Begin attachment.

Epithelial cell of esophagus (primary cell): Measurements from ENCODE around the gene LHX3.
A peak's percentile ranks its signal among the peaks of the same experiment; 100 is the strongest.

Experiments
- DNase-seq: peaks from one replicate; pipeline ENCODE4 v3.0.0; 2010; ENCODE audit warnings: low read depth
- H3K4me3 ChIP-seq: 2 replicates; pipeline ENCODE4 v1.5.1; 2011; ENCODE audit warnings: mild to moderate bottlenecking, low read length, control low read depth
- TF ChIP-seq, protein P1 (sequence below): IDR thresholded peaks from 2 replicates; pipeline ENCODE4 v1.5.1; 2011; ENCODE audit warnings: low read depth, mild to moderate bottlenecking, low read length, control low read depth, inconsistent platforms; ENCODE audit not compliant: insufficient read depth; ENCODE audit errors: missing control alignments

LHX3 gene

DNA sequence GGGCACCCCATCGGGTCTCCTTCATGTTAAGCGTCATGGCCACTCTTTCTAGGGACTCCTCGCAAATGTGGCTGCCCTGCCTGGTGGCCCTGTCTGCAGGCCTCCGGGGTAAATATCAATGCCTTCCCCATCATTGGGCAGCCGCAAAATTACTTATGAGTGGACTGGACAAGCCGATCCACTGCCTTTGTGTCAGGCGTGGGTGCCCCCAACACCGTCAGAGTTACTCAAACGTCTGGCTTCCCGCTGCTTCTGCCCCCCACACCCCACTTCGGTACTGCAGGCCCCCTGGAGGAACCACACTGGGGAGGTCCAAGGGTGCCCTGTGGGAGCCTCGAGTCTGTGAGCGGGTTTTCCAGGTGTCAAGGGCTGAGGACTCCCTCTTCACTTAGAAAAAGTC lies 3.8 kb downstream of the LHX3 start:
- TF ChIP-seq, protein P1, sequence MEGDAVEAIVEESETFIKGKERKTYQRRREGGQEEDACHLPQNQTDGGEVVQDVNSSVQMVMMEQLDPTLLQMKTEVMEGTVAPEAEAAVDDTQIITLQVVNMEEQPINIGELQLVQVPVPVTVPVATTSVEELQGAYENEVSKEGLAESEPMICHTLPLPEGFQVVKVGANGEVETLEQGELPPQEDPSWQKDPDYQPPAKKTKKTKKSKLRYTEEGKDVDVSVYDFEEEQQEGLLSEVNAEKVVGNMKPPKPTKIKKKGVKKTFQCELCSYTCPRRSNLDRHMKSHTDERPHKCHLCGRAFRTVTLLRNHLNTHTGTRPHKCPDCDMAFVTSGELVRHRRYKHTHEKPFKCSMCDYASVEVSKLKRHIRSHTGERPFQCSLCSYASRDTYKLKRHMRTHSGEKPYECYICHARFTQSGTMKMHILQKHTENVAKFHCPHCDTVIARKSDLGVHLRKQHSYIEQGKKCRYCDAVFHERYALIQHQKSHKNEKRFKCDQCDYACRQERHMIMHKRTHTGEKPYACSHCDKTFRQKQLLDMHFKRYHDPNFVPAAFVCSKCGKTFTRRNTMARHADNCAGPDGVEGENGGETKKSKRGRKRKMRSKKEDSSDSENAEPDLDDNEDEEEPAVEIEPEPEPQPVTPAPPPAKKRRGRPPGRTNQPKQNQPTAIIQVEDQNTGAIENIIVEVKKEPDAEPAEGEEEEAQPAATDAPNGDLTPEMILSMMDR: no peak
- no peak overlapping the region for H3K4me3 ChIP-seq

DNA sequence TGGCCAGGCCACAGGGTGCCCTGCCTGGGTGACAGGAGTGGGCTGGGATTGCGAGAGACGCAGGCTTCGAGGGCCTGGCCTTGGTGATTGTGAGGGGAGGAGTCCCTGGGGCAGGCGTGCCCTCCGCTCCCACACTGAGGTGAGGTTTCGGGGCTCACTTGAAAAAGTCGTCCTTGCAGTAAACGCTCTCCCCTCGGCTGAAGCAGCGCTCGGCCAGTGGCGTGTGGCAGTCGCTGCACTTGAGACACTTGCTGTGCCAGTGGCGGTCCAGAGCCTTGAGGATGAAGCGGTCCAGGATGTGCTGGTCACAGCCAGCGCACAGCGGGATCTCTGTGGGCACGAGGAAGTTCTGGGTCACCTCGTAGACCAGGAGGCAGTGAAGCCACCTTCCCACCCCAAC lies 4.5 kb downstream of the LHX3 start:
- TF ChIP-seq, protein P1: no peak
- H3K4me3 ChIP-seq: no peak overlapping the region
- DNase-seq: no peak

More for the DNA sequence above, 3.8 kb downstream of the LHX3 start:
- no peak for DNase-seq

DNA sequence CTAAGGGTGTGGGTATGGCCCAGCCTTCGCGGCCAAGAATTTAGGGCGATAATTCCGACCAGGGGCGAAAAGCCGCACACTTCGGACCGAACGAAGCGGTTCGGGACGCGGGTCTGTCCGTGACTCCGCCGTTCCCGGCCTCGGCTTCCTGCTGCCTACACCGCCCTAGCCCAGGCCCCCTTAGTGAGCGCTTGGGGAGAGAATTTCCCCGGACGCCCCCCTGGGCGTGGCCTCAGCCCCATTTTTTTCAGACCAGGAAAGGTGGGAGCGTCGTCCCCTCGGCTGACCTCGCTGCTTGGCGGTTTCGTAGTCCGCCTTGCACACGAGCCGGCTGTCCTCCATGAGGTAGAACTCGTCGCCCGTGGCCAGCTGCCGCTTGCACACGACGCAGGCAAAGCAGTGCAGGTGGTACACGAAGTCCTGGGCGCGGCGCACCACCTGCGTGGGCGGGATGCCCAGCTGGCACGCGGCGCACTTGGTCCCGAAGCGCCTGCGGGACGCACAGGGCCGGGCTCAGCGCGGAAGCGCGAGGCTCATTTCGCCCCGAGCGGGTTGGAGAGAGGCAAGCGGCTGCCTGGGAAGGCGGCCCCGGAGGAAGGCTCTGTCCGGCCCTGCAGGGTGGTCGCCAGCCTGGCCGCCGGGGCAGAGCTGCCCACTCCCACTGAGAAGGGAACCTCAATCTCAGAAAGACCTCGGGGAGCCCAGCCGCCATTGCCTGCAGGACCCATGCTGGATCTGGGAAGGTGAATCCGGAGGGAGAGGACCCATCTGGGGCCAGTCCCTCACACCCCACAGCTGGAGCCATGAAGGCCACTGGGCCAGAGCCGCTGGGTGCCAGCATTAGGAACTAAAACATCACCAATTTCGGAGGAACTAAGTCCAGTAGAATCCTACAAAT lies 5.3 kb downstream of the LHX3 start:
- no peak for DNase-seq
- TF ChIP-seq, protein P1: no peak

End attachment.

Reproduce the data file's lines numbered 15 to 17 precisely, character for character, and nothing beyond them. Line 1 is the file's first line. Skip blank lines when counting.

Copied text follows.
More for the DNA sequence above, 3.8 kb downstream of the LHX3 start:
- no peak for DNase-seq

DNA sequence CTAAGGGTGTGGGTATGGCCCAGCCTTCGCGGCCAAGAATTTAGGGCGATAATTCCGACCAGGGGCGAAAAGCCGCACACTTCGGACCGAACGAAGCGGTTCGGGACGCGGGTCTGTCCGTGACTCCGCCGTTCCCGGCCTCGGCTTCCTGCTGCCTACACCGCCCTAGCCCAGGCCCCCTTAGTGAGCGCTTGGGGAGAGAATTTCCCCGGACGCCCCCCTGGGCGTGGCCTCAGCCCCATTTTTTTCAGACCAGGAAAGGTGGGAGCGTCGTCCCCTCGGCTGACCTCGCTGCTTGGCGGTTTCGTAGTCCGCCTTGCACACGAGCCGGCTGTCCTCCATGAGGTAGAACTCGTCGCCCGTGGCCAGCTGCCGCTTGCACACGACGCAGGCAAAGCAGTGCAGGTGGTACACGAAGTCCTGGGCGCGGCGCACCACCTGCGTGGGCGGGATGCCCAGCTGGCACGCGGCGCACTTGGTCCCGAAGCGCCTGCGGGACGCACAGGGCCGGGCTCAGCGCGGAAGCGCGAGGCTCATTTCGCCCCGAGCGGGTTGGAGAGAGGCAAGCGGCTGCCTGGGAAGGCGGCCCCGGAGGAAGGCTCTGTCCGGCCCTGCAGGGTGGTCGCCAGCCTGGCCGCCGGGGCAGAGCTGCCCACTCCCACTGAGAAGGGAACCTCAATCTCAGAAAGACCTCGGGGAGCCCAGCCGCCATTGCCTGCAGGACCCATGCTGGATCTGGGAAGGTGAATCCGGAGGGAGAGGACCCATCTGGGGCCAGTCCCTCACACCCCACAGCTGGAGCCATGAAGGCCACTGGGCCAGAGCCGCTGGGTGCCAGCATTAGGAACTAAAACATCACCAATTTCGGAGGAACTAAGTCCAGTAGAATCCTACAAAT lies 5.3 kb downstream of the LHX3 start: